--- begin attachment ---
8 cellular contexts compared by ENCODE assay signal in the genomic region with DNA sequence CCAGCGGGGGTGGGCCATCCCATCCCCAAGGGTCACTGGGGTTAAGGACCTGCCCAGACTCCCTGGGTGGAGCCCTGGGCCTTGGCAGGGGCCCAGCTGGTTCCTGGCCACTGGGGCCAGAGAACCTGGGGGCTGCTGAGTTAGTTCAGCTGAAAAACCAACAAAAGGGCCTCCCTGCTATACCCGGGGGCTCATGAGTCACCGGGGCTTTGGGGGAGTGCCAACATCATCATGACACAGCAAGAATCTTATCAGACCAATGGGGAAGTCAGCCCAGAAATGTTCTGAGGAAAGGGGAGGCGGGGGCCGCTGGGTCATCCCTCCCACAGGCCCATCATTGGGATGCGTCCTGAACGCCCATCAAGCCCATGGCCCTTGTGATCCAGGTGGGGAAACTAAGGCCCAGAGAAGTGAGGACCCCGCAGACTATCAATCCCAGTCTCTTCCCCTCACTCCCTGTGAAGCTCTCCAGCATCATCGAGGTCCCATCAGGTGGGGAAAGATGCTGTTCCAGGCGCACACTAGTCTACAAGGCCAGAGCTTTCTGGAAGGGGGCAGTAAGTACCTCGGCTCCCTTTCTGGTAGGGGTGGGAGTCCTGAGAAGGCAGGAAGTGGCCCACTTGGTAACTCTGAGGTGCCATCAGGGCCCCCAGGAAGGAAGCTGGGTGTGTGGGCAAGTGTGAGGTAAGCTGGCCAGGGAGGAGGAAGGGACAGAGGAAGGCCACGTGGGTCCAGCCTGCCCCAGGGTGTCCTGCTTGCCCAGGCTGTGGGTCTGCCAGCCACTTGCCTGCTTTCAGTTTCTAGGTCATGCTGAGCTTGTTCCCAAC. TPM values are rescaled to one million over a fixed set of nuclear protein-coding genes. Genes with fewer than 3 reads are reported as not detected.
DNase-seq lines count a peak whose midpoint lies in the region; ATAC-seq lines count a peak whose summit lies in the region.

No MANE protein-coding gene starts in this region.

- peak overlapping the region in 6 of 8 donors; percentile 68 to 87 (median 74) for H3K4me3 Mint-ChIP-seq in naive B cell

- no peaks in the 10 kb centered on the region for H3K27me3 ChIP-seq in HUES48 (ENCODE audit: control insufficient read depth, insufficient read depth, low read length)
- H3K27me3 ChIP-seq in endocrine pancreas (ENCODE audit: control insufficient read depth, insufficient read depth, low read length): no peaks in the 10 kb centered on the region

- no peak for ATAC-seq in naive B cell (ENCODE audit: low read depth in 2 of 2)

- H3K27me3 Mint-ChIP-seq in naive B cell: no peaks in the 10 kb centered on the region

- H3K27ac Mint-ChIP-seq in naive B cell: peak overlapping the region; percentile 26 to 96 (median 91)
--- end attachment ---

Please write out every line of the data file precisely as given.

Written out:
8 cellular contexts compared by ENCODE assay signal in the genomic region with DNA sequence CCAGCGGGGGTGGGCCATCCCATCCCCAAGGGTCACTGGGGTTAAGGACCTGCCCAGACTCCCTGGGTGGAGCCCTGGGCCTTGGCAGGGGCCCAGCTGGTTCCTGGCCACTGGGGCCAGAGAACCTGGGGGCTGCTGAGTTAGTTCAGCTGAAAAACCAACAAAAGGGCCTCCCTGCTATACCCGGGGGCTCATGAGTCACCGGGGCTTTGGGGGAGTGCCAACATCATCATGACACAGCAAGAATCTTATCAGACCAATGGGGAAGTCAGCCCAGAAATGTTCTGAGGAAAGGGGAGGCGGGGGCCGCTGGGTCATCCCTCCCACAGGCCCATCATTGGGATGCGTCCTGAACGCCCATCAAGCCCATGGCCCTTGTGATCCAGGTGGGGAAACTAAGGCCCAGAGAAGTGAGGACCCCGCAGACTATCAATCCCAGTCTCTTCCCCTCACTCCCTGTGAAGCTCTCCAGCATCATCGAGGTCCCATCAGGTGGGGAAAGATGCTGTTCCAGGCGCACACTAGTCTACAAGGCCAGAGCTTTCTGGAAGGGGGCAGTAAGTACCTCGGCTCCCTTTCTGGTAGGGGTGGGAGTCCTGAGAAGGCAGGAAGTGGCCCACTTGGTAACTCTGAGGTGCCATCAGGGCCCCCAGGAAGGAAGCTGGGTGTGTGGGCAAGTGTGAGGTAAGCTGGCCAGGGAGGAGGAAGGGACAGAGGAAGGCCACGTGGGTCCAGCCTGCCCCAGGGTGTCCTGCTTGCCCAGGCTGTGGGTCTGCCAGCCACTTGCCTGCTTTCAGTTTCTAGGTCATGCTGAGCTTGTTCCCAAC. TPM values are rescaled to one million over a fixed set of nuclear protein-coding genes. Genes with fewer than 3 reads are reported as not detected.
DNase-seq lines count a peak whose midpoint lies in the region; ATAC-seq lines count a peak whose summit lies in the region.

No MANE protein-coding gene starts in this region.

- peak overlapping the region in 6 of 8 donors; percentile 68 to 87 (median 74) for H3K4me3 Mint-ChIP-seq in naive B cell

- no peaks in the 10 kb centered on the region for H3K27me3 ChIP-seq in HUES48 (ENCODE audit: control insufficient read depth, insufficient read depth, low read length)
- H3K27me3 ChIP-seq in endocrine pancreas (ENCODE audit: control insufficient read depth, insufficient read depth, low read length): no peaks in the 10 kb centered on the region

- no peak for ATAC-seq in naive B cell (ENCODE audit: low read depth in 2 of 2)

- H3K27me3 Mint-ChIP-seq in naive B cell: no peaks in the 10 kb centered on the region

- H3K27ac Mint-ChIP-seq in naive B cell: peak overlapping the region; percentile 26 to 96 (median 91)